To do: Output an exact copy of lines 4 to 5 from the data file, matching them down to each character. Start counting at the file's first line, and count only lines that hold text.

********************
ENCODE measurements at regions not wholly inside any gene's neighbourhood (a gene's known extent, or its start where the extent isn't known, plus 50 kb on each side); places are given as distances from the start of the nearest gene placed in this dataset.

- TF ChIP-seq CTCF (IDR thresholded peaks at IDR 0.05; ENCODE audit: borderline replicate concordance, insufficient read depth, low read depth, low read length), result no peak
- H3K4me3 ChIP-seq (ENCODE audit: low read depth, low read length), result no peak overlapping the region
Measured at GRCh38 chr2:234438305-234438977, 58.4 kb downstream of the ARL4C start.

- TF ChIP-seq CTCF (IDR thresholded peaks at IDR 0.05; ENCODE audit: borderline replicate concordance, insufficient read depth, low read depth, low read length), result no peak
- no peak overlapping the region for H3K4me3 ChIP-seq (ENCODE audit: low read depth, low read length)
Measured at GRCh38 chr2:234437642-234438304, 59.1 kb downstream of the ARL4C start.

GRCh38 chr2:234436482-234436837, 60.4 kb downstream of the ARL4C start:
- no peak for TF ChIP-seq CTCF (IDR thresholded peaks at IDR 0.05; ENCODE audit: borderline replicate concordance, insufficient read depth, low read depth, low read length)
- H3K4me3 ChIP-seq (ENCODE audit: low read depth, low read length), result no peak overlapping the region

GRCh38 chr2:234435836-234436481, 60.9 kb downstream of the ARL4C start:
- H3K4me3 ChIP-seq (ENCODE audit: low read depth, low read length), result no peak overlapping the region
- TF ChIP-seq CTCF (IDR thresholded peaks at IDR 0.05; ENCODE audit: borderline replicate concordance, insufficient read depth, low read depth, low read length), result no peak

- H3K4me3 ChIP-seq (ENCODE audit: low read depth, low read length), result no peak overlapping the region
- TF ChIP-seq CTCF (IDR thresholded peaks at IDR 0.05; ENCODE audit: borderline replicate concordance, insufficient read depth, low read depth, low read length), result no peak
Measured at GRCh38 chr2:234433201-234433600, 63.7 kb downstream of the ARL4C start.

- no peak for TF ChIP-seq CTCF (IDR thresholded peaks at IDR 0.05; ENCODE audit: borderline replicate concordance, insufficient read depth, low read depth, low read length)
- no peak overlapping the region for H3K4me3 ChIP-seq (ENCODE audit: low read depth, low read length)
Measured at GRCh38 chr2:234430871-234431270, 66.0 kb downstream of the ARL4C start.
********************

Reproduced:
Measured at GRCh38 chr2:234438305-234438977, 58.4 kb downstream of the ARL4C start.

- TF ChIP-seq CTCF (IDR thresholded peaks at IDR 0.05; ENCODE audit: borderline replicate concordance, insufficient read depth, low read depth, low read length), result no peak